World Food Day: Fight the powerful, fight the hunger

Anam Shahid Oct 16 2015

On October 16, 1945, the Food and Agriculture Organization of the United Nations (FAO) was established in Quebec, Canada, based upon “its conviction that the objective of suppleness from need of food, suitable and satisfactory for the wellbeing and quality remarkably can be accomplished”. Celebrated far and wide, World Food Day respects that day and our dedication to eliminating world hunger.

Numerous contemplate there is excess of individuals in the world and too little nourishment for them. In any case, that is not a genuine truth. Our planet creates enough sustenance to adequately sustain each woman, man, and child. Rather, power has become hunger. Its origins lie in the disparities that control the access of assets. At this moment, numerous farmers in the third world poor nations—the general population who puts so much effort in growing and harvesting the food the world depends on—don’t have the ability to get to the proper resources to prosper on their own feet.

Therefore, World Food Day is a day to take a stand against ending this hunger over power. On October 16, people across the world gather together to assert their dedication to exterminate hunger in our lifetime. When we speak of hunger, the only tolerable numerical on the planet is a big egg – a zero.

The main aim is to increase awareness among the public about deprivation of nourishment and embolden people around the globe to participate in this battle against hunger. Steered by the FAO Liaison Office for North America, the World Food Day USA & Canada Network comprises of over 60 organizations, universities and companies that are working to accomplish a zero in hunger world.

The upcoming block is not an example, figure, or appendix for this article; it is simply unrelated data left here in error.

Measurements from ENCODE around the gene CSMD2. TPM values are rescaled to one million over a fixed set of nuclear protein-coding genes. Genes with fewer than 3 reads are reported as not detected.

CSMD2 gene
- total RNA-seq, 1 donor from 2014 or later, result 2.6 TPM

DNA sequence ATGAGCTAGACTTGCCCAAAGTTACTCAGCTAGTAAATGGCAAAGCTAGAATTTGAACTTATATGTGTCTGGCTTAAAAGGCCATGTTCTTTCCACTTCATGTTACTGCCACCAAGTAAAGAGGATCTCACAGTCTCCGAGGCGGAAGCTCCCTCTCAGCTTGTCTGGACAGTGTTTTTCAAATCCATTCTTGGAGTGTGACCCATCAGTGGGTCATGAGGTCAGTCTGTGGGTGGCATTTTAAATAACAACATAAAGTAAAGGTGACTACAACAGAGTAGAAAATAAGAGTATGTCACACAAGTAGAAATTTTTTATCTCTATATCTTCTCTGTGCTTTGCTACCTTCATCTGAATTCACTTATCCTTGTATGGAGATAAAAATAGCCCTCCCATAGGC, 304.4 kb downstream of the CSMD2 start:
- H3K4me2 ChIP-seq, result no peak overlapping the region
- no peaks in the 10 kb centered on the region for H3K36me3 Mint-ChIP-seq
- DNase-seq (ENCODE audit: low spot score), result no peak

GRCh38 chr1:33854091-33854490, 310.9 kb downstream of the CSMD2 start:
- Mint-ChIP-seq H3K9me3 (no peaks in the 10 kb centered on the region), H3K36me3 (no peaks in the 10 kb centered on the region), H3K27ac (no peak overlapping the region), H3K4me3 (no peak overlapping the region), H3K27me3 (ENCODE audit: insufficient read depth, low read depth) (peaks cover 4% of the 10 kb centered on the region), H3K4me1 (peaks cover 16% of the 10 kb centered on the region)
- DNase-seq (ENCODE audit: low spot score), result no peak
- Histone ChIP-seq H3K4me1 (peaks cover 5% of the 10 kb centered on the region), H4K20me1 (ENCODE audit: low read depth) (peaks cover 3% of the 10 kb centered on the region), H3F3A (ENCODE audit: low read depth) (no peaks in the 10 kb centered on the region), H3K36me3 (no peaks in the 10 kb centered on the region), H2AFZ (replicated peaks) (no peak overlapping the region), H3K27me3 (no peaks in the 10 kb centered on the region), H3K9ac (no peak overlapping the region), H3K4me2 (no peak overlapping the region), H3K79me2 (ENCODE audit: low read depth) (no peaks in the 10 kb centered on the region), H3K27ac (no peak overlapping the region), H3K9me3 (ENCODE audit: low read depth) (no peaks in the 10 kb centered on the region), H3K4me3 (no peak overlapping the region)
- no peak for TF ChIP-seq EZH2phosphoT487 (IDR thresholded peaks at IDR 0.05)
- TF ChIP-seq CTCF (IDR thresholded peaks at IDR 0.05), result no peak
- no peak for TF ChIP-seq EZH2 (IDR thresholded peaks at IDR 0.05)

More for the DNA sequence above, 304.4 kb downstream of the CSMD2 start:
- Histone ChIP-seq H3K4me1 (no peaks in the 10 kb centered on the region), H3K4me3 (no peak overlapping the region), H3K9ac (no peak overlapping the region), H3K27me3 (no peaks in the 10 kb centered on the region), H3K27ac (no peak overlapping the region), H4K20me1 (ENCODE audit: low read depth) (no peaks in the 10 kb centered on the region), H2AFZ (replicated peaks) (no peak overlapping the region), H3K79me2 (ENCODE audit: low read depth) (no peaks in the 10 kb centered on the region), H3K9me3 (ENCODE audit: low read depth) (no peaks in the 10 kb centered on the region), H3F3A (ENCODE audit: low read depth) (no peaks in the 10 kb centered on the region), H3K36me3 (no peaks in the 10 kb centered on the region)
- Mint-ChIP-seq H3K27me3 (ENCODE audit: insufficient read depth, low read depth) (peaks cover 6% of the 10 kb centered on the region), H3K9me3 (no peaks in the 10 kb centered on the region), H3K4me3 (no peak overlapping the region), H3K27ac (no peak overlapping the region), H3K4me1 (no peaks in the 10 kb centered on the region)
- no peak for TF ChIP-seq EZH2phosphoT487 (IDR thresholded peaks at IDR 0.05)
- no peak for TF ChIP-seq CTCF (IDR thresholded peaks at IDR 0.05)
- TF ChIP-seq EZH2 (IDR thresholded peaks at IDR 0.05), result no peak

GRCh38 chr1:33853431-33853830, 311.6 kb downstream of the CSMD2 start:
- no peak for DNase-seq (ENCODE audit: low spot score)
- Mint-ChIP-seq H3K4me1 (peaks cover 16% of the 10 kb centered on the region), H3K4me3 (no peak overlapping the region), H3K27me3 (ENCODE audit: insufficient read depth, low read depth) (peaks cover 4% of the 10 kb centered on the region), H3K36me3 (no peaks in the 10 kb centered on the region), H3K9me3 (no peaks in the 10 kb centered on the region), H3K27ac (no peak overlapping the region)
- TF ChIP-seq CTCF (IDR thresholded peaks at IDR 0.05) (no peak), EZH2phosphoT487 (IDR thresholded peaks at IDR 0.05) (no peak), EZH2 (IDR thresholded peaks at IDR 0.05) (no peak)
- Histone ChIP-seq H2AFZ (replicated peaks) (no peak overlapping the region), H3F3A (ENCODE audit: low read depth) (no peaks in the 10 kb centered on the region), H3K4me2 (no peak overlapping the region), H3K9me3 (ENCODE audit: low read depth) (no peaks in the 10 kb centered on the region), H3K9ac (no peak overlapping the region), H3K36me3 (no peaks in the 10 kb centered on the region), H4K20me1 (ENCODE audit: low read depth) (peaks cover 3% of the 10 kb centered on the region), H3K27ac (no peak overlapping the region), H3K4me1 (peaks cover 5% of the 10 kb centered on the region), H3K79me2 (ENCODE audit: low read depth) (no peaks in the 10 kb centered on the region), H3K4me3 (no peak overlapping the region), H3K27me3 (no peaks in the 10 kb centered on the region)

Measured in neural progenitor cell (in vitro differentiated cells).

Every year, a certain theme is taken to focus on one topic related to eradicating hunger. The subject for 2015 will be “Social Protection and Agriculture”, which plans to highlight the part social assurance is playing, in ensuring so as to lessen unending provisions, unreliability and hardship of direct access to nourishment or the way to purchase food. Social protection is, in addition, a reasonable option for invigorating horticultural production and local-fiscal action.

With the topic chosen for this year, World’s Farmer Organization (WFO) is especially delighted as to how this year’s World Food Day is intended to emphasize towards the importance of agriculture, such as the problems encountered by farmers, highlighting the accomplishments in rural development and motivating the produce of organic agriculture.

It is considered to be an important job for the farmers to produce not only good quality but food that is beneficial in assurance to security for all the people. FAO has specified that agricultural production has to escalate by 60% worldwide to achieve the demand of food, which is sufficiently required to feed the 9.2 billion people who will be on our planet by 2050.

For this objective to be met with a guarantee and overcome this battle, it is essential to certify that farmers have admittance to the proper set-ups, credit, and operative markets. Farmers also need to be updated as science has evolved and continues with the correct knowledge to new innovations, which are vital for the growth of the agricultural sector.

I think the world fails to realize that food is an asset that is to be distributed equally amongst the people of the world. And that if there is a lack towards the importance of our agricultural sector, the world will end up with a dire famine. The power that has taken the toll over hunger and has stimulated even the most basic produce to only those who have control, is not only demeaning in the present times but for the future that lies ahead of us.

Anam Shahid

Anam Shahid:

Anam has always been fond of writing and fiddling with words which allows her to not only express herself but pass them beyond. Graduating as a media student at ICMS, creativity comes to her pieces on its own.